Today’s Climate: October 24-25, 2009

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Global Events Mark Magic Number on Climate Change (AP)

Activists held events around the world Saturday to mark the number they say the world needs to hit to prevent catastrophic climate change: 350 parts per million of CO2 emissions in the atmosphere.

Senate Climate Bill Seeks to Cushion Impact on Industry (New York Times)

The Senate bill aimed at cutting climate pollution will initially grant billions of dollars of free emissions permits to utilities but will require the bulk of the money be returned to taxpayers, according to new details.

South Carolina’s Graham: Energy, Warming Policies Go Together (AP)

U.S. Sen. Lindsey Graham, drawing fire from energy industry groups after saying he would seek bipartisan consensus on global warming, said Friday that reducing pollution and energy independence go together.

EPA Commits to Set Air Pollution Rules by 2011 (McClatchy Newspapers)

The EPA will put controls on the emissions of hazardous pollutants such as mercury from coal plants for the first time by November 2011, according to a new agreement announced to settle a lawsuit against the agency.

White House Confronts the U.S. Chamber of Commerce (Los Angeles Times)

The Obama White House is attempting to bypass the powerful Chamber of Commerce and develop independent ties to corporate America, due largely to the group’s opposition to climate action.

Rich-Poor Divide Could Be Copenhagen Climate ‘Deal-Breaker’ (AFP)

World leaders could fail to reach a climate deal at the UN Copenhagen summit if rich nations refuse to financially help developing nations tackle climate change, government and NGO officials said at a development conference.

Japan Calls on India to Make Climate Commitment (Reuters)

Japanese PM Yukio Hatoyama called on his Indian counterpart on Saturday to make an international commitment on climate change, saying it was vital for a UN deal due in Copenhagen in December.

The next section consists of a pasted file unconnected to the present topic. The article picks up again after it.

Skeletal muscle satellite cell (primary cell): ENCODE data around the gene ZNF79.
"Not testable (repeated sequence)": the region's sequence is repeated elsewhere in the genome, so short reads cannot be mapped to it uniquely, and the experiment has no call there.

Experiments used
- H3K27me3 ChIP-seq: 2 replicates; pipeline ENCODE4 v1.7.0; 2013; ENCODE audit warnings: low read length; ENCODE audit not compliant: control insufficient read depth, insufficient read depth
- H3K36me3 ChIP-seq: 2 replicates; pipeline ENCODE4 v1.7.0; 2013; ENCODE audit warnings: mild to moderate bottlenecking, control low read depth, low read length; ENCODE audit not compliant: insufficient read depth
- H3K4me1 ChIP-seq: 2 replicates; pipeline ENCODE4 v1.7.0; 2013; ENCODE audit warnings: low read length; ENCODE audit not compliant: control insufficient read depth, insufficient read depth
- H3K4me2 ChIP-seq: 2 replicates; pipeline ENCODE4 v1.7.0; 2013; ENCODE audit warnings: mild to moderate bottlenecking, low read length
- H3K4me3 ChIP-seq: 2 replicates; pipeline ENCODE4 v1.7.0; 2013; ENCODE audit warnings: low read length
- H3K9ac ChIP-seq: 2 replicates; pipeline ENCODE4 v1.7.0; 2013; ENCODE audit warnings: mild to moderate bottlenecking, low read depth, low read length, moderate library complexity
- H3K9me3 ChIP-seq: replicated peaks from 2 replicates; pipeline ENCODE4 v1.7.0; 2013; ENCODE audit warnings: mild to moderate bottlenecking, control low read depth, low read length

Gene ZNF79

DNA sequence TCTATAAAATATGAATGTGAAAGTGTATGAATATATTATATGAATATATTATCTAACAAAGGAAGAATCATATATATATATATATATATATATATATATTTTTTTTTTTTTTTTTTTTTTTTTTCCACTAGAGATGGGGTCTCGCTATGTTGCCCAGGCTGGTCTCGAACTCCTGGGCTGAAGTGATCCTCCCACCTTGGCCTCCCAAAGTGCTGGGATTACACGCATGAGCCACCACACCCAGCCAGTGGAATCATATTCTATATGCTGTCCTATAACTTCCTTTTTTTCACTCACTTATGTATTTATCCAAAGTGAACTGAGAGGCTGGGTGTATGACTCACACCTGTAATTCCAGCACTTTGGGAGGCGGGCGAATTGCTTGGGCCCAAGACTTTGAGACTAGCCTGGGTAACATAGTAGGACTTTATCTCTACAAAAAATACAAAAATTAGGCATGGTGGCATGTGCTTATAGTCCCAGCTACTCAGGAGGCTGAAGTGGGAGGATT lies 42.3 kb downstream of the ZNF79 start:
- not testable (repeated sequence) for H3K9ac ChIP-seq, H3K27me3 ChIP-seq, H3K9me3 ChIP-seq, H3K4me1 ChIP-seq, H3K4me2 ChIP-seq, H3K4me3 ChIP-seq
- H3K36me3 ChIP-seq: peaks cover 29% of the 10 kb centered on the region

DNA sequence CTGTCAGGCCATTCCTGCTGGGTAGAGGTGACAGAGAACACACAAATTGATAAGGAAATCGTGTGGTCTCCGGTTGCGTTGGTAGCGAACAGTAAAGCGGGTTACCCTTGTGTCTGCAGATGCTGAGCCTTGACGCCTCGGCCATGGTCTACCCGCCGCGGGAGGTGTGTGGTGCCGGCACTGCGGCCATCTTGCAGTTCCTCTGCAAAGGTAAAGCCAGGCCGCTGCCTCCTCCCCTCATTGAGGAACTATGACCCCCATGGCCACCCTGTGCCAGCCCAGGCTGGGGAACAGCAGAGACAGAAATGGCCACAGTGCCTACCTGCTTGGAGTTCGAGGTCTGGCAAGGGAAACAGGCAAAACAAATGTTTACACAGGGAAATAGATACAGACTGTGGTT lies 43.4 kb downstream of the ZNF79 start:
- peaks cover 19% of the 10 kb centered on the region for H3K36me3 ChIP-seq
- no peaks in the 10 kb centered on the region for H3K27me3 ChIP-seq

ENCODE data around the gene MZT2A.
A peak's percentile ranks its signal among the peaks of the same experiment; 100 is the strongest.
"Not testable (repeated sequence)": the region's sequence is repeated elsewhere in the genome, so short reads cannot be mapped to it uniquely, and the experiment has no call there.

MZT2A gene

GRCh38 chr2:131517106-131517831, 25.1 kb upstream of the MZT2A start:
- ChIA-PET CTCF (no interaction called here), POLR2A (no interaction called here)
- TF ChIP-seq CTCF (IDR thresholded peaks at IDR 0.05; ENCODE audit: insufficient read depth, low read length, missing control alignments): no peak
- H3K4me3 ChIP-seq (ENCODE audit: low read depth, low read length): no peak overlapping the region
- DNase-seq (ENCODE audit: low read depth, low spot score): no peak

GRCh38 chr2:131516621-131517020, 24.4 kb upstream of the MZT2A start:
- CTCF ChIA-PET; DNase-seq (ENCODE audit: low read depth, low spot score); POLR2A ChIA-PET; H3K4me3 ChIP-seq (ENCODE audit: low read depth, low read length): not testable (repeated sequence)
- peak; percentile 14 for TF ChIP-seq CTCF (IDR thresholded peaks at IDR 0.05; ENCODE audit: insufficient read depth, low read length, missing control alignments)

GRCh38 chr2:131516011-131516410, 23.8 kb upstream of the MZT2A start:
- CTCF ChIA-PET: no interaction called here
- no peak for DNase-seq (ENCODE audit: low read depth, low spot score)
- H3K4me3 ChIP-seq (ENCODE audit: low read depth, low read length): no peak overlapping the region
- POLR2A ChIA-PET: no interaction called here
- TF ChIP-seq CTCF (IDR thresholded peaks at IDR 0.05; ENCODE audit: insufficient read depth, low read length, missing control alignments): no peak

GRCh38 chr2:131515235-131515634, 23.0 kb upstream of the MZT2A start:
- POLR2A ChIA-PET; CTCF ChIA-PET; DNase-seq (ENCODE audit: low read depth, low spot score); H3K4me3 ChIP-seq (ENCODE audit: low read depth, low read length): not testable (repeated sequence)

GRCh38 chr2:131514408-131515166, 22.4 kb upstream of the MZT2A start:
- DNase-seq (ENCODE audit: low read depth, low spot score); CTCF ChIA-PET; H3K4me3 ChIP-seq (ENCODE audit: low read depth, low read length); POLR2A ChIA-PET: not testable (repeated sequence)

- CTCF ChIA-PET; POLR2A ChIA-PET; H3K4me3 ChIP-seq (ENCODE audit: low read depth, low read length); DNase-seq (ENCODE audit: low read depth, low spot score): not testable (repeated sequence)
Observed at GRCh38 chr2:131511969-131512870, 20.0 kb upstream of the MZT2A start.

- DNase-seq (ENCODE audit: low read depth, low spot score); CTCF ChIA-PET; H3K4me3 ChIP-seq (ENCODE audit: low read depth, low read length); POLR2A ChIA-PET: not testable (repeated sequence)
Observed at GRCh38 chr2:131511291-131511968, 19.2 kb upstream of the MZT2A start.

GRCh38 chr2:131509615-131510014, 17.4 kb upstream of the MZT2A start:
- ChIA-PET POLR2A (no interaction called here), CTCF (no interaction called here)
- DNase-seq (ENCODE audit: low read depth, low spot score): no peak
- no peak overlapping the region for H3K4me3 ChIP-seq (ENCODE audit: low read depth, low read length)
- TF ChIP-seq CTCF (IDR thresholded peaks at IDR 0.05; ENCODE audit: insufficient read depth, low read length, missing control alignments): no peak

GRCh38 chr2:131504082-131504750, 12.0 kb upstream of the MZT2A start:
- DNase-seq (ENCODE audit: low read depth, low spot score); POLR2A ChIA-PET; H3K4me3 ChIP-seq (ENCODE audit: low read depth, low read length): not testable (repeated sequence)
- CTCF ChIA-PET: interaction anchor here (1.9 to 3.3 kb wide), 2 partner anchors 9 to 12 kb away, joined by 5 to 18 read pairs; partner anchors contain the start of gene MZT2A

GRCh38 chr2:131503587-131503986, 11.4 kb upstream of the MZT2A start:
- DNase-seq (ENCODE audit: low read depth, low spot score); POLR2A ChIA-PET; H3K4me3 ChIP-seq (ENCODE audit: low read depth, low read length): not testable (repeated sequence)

President Obama Won’t Talk Climate Change in Copenhagen (The Times)

Pres. Obama will almost certainly not travel to the Copenhagen climate summit in December and may instead use his Nobel Peace Prize acceptance speech in Oslo to set out U.S. environmental goals.

Chinese Company to Build Solar Power Plants in U.S. With Duke (Greentech Media)

China’s ENN, which makes thin-film solar panels, is teaming up with Duke Energy to bid on contracts for utility-scale solar farms in America.

Largest Solar Panel Plant in U.S. Rises in Fla. (AP)

The new Desoto Next Generation Solar Energy Center will power a small fraction of Florida Power & Light’s 4-million plus customer base. Nevertheless, at 25 MW, it will generate nearly twice as much energy as the second-largest PV facility in the U.S.

U.S. Solar Industry Preps Year’s First IPO as Results Reveal Upbeat Outlook (Business Green)

The brightening outlook for the U.S. solar industry was underlined last week, as two of the country’s top manufacturers reported better than anticipated sales and Connecticut-based STR Holdings confirmed plans for the sector’s first IPO in 15 months.

Province Freezes Great Lakes Energy Proposals (Toronto Star)

Ontario’s natural resources ministry has been so overwhelmed with applications to develop offshore wind projects in the Great Lakes that it has stopped accepting them – at least until March 2010.

Australia: New Hope for Viable Clean Coal Projects (The Australian)

An unpublished government study has raised hopes that Australia will be able to develop commercially viable "clean coal" projects because prospective underground storage sites are close to power generation plants.

Indian Carmaker Reva to Manufacture in NY (Cleantech Group)

Indian auto manufacturer Reva Electric Car has selected Syracuse, N.Y., to build its plug-in electric vehicles, with a manufacturing facility capable of pumping out more than 20,000 cars a year.

‘Stealth’ Wind Turbine Deployed (BBC News)

A stealth wind turbine blade that absorbs radar signals has been demonstrated at a wind farm in England. The technology may help many wind farm projects that are on hold because of so-called "radar clutter" concerns.

Biofuel for Commercial Flights by 2010: IATA (AFP)

The International Air Transport Association has said it would approve biofuels for commercial flights by 2010 in a bid to reduce the industry’s carbon footprint.